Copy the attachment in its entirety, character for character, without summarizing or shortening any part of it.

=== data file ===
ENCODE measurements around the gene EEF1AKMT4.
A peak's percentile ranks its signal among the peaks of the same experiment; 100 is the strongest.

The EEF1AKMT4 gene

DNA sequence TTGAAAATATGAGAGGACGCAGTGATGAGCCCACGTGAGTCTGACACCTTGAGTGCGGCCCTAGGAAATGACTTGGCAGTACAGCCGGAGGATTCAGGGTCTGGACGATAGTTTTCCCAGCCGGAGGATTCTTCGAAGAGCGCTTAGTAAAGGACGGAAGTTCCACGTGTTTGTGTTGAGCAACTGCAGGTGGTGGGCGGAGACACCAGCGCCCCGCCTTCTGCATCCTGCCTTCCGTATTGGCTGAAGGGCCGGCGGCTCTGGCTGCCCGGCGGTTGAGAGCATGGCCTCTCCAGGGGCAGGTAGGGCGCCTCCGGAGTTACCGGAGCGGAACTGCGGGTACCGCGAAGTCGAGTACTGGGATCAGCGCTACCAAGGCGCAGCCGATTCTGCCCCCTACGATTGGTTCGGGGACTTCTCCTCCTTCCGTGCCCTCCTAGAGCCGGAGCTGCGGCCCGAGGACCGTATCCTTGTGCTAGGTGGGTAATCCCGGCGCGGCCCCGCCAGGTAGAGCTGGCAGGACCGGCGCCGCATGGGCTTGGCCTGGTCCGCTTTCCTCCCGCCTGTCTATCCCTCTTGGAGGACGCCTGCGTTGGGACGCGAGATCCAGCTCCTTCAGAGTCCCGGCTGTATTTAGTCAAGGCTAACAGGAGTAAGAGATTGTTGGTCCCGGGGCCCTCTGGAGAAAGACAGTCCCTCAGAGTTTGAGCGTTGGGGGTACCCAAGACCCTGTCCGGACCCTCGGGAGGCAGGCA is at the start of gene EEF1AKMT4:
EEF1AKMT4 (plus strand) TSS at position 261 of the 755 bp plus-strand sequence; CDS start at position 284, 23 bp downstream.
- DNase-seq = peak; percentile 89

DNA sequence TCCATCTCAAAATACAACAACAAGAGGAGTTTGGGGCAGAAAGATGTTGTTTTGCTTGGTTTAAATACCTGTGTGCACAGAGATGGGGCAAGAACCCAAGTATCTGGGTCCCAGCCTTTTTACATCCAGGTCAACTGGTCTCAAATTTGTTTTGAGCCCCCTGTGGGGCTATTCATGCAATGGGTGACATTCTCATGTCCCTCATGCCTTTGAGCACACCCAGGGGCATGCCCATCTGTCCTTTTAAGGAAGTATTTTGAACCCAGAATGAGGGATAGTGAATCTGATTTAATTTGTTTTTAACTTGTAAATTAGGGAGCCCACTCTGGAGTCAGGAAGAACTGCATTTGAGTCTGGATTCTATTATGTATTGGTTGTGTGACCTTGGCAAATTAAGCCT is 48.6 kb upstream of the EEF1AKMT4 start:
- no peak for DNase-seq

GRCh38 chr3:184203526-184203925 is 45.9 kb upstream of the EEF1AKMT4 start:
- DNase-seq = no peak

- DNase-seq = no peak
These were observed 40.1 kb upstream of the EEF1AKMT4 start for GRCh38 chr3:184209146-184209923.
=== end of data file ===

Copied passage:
ENCODE measurements around the gene EEF1AKMT4.
A peak's percentile ranks its signal among the peaks of the same experiment; 100 is the strongest.

The EEF1AKMT4 gene

DNA sequence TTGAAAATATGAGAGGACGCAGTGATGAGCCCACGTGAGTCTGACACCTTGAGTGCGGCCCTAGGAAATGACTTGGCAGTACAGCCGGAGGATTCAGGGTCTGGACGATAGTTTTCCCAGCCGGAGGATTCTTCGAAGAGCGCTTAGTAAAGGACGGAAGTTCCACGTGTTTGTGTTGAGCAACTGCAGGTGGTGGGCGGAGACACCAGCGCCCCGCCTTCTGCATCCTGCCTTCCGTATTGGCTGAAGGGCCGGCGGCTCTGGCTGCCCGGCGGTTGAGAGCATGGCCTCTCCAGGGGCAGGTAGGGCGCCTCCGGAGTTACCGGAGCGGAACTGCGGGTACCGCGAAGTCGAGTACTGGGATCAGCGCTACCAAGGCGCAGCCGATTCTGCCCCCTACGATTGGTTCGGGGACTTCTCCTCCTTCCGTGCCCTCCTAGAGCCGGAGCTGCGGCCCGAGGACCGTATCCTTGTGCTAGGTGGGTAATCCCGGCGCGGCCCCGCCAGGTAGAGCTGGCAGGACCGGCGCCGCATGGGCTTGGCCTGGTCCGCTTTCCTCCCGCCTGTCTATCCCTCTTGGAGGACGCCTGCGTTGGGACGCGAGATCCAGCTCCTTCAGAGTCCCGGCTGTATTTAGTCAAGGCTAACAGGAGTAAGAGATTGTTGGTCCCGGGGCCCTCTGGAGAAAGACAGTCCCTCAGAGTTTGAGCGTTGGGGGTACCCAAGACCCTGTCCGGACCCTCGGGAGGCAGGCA is at the start of gene EEF1AKMT4:
EEF1AKMT4 (plus strand) TSS at position 261 of the 755 bp plus-strand sequence; CDS start at position 284, 23 bp downstream.
- DNase-seq = peak; percentile 89

DNA sequence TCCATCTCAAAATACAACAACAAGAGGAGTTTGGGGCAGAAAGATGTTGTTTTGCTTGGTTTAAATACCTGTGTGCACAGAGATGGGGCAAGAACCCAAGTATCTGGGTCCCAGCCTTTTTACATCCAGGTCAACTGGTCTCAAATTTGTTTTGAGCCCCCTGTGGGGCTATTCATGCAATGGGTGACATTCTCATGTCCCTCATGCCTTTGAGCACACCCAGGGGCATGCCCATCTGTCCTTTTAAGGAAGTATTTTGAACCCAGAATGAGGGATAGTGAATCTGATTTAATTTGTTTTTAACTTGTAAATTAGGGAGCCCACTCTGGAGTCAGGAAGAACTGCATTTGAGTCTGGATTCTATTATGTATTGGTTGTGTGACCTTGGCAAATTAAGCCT is 48.6 kb upstream of the EEF1AKMT4 start:
- no peak for DNase-seq

GRCh38 chr3:184203526-184203925 is 45.9 kb upstream of the EEF1AKMT4 start:
- DNase-seq = no peak

- DNase-seq = no peak
These were observed 40.1 kb upstream of the EEF1AKMT4 start for GRCh38 chr3:184209146-184209923.